Cycling Helmets Do Far, Far, Far More Harm than Good

LTRs can skip this.

In this article, I restate my earlier claims and cut n’ paste from a single article.

OK, I seem like I’m obsessed with helmets. That’s because I am.

The more I dig, the more more I find that helmets are actually a potential form of risk. (I do suggest reading the whole article and perhaps just skipping this blog post):

I have mentioned that helmeted riders will intentionally and even worse, unintentionally take more risks.

Here’s an example where a helmet is implicated in a man who is paralysed. He has stated that if he did NOT have a helmet, he would not have taken a risk that has put him in a wheelchair.

“One such example was reported in the New York Times . In August 1999, Philip Dunham, then 15, was riding his mountain bike in the Great Smoky Mountains National Park in North Carolina and went over a jump on a trail. As he did, his back tire kicked up, the bike flipped over and he landed on his head. The helmet he was wearing did not protect his neck and he was paralysed from the neck down. Two years later, Philip has regained enough movement and strength in his arms to use a manual wheelchair. He has also gained some perspective. With the helmet he felt protected enough to ride off-road on a challenging trail. In hindsight, perhaps too safe. “It didn’t cross my mind that this could happen,” said Philip, now 17. “I definitely felt safe. I wouldn’t do something like that without a helmet.”

The name of the above series of comments, from the BMJ, is called: “No clear evidence from countries that have enforced the wearing of helmets”.

This should cause us pause. Why is there “no clear evidence”?

I’d say that if the effects of helmets on injuries is so small that the best attempts to measure it have failed, that it does not exist. There was certainly no 85% decrease in injuries which is the claim that can be found in many, many places.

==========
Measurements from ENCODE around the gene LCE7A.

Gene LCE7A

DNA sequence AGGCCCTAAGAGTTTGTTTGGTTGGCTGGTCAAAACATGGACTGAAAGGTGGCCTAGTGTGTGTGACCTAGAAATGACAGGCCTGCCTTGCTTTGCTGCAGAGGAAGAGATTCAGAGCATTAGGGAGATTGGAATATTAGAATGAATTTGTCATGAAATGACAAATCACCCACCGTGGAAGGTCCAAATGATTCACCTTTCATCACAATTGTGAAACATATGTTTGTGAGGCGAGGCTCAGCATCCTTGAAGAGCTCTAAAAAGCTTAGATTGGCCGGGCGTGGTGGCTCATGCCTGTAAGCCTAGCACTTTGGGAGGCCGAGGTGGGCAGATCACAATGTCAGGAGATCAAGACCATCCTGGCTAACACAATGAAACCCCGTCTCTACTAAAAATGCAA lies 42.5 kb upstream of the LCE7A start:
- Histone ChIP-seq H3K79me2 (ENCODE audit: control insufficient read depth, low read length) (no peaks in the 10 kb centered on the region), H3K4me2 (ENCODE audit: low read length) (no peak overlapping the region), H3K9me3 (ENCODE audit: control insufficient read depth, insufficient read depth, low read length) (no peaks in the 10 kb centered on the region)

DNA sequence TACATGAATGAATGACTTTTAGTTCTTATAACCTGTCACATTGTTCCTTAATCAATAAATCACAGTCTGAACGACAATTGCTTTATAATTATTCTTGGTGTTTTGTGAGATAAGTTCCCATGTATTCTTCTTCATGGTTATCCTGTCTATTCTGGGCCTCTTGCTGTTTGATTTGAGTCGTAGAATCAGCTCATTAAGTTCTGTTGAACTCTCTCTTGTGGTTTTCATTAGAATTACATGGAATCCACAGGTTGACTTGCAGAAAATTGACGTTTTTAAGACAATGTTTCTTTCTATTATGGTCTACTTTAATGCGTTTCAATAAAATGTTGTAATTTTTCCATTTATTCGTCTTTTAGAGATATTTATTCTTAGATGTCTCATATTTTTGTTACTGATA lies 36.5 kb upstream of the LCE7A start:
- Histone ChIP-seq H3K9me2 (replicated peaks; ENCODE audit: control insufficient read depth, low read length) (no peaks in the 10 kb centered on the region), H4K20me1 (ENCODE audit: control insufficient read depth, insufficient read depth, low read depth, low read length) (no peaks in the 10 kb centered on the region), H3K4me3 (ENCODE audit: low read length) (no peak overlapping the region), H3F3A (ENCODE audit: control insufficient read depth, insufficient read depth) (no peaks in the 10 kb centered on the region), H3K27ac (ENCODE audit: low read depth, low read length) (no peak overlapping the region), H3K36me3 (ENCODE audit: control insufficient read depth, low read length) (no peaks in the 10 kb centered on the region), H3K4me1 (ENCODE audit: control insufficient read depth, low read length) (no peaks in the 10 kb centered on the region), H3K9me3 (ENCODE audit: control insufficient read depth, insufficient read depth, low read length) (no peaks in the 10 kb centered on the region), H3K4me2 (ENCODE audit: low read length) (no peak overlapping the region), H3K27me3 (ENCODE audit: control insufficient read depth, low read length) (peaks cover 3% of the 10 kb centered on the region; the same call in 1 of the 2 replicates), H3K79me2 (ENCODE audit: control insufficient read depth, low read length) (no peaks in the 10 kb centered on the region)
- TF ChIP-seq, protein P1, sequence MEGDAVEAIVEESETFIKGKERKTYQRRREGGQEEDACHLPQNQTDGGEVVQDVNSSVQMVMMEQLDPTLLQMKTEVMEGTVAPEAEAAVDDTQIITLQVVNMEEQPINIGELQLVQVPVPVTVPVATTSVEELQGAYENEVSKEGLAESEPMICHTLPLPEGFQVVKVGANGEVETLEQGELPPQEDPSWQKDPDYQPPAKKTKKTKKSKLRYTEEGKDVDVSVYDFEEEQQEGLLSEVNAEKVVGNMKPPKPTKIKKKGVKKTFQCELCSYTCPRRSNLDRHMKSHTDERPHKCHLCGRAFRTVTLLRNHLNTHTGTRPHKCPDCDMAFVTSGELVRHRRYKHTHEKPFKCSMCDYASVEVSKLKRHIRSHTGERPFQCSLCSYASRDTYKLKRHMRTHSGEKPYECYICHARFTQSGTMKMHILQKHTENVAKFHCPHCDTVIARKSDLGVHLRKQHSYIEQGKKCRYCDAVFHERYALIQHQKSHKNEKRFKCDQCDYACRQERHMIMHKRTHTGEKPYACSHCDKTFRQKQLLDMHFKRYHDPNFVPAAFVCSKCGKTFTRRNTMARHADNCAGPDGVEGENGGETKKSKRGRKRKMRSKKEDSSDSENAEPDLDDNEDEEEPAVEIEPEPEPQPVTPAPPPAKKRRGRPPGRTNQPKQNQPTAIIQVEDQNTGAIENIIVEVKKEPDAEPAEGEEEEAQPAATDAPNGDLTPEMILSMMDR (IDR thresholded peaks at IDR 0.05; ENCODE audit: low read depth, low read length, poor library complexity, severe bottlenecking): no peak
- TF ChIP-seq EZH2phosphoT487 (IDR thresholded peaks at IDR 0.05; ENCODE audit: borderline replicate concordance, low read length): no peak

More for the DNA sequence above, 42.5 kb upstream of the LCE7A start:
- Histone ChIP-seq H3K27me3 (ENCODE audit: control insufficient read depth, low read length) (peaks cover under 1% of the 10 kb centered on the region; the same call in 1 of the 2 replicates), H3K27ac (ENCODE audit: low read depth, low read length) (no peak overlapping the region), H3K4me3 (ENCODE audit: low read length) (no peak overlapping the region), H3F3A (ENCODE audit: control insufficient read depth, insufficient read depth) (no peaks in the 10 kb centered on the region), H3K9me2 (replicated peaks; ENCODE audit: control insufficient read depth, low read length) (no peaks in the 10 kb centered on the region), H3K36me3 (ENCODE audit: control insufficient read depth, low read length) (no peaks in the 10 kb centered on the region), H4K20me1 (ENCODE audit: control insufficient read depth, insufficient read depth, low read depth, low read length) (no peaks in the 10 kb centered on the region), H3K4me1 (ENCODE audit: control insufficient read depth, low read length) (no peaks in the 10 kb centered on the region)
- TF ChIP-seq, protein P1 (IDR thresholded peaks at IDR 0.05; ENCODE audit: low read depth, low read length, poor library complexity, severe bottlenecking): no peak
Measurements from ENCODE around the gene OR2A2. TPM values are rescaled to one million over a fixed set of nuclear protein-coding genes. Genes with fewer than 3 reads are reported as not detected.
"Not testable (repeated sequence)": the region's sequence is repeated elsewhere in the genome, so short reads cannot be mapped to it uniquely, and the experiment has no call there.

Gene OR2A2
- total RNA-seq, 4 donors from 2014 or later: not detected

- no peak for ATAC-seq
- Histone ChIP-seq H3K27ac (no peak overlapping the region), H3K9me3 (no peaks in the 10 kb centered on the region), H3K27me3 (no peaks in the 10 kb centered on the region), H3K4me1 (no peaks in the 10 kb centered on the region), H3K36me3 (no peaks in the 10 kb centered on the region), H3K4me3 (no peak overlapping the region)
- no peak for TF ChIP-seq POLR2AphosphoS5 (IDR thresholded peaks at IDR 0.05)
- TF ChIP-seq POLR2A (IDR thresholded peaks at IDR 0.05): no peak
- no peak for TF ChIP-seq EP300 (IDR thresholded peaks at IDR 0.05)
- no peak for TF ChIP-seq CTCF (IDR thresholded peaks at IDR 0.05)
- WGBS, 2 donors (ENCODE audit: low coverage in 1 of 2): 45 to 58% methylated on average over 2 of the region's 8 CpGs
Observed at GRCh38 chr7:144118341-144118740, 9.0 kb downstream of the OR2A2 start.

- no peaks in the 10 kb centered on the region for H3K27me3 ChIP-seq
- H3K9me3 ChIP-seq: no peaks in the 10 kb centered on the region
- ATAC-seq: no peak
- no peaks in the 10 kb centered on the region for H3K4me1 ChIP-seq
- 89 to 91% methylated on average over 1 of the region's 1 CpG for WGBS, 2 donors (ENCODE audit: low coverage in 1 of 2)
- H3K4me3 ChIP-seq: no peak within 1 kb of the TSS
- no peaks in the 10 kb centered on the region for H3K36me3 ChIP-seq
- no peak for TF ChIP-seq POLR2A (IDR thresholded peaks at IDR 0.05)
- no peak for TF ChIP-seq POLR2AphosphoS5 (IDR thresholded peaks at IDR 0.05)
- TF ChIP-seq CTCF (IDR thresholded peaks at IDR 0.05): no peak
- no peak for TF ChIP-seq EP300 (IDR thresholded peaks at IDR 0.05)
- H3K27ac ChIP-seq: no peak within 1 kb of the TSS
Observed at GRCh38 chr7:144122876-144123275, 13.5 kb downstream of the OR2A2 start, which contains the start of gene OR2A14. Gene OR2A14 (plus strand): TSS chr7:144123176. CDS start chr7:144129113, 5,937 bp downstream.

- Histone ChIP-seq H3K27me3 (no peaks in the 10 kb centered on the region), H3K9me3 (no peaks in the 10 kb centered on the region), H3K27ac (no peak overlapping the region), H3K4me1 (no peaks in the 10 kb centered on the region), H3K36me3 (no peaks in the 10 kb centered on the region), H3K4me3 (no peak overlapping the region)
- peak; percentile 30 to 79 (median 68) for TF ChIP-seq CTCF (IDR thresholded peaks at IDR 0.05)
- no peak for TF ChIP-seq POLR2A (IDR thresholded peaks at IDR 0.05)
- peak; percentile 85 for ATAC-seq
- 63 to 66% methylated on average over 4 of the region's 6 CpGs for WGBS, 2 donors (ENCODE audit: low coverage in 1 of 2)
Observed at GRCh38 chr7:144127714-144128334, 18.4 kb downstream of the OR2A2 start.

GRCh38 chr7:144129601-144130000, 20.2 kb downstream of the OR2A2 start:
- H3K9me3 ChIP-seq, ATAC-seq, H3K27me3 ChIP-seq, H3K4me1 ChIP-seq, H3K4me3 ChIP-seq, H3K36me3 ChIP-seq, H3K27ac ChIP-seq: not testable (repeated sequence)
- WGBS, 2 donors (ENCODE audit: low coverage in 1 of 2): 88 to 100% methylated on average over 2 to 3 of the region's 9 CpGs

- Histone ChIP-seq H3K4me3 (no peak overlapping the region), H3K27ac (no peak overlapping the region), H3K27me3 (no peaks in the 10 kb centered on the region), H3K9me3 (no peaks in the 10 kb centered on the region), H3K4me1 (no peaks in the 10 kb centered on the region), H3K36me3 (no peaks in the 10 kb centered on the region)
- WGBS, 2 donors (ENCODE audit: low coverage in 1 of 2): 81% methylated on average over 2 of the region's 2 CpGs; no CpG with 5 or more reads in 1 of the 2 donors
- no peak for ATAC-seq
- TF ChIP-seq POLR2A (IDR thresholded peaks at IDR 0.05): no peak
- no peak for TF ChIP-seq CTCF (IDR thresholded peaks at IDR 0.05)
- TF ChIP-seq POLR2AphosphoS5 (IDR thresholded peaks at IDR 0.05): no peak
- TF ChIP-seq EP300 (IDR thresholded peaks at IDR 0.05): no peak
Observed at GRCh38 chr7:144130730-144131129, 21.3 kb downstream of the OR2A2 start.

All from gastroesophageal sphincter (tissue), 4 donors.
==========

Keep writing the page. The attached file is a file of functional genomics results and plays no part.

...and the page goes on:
The predictions of some of the most frequently cited papers:

Dorsch, 1987 -90% fatalities
Thompson, Rivara, Thompson, 1989 -85% head injuries, -88% brain injuries
Wasserman, 1990 -29% concussions, -82% skull fractures
McDermott, 1993 -39% head injuries,
but no significant reduction for adults
Thompson, Rivara, Thompson, 1996 -69% head injuries, -65% brain injuries
Table 1
Injury savings predicted by case-control studies

There are a few things I’d like from the pro-helmet crowd.

1. Clear data that shows that helmets work as intended and save lives. I’d like to know how many lives and in what circumstances.

2. I’d like to know where helmets are not intended to work. What are some scenerios where a helmet is known to fail? An example of this is sky diving. I don’t expect to live if I jump out of a 50 story building and land on my head. If the speed that helmets help me is in collisions with cars of 20 MPH or less, I have to say that unhelmeted pedestrians will survive 95% of the time. To reduce a risk below that is not worth the hassle.

I do not think that “safety in numbers” is a good reason to argue for helmets at all because it looks bad. That is, to say that we need to downplay helmets because it causes people not to cycle is not a good argument because it implies that we are lying to people and putting them at risk just to make cycling unpopular.